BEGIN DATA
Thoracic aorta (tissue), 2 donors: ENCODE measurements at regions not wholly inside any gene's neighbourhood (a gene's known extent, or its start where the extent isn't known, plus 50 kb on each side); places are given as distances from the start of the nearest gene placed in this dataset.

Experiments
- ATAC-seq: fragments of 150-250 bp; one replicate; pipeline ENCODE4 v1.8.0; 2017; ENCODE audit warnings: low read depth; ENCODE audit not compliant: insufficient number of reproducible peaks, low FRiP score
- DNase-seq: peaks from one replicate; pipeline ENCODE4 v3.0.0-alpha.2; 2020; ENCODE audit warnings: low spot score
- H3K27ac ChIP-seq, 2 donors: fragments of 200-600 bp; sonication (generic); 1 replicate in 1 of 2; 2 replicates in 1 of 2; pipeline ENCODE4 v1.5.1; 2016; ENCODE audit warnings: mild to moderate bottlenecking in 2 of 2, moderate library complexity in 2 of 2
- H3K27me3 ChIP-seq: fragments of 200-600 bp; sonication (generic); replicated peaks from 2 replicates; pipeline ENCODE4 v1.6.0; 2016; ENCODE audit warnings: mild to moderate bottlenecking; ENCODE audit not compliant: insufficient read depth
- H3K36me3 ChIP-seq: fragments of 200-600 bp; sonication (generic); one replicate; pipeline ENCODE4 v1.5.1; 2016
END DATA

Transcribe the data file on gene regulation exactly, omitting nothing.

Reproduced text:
Thoracic aorta (tissue), 2 donors: ENCODE measurements at regions not wholly inside any gene's neighbourhood (a gene's known extent, or its start where the extent isn't known, plus 50 kb on each side); places are given as distances from the start of the nearest gene placed in this dataset.

Experiments
- ATAC-seq: fragments of 150-250 bp; one replicate; pipeline ENCODE4 v1.8.0; 2017; ENCODE audit warnings: low read depth; ENCODE audit not compliant: insufficient number of reproducible peaks, low FRiP score
- DNase-seq: peaks from one replicate; pipeline ENCODE4 v3.0.0-alpha.2; 2020; ENCODE audit warnings: low spot score
- H3K27ac ChIP-seq, 2 donors: fragments of 200-600 bp; sonication (generic); 1 replicate in 1 of 2; 2 replicates in 1 of 2; pipeline ENCODE4 v1.5.1; 2016; ENCODE audit warnings: mild to moderate bottlenecking in 2 of 2, moderate library complexity in 2 of 2
- H3K27me3 ChIP-seq: fragments of 200-600 bp; sonication (generic); replicated peaks from 2 replicates; pipeline ENCODE4 v1.6.0; 2016; ENCODE audit warnings: mild to moderate bottlenecking; ENCODE audit not compliant: insufficient read depth
- H3K36me3 ChIP-seq: fragments of 200-600 bp; sonication (generic); one replicate; pipeline ENCODE4 v1.5.1; 2016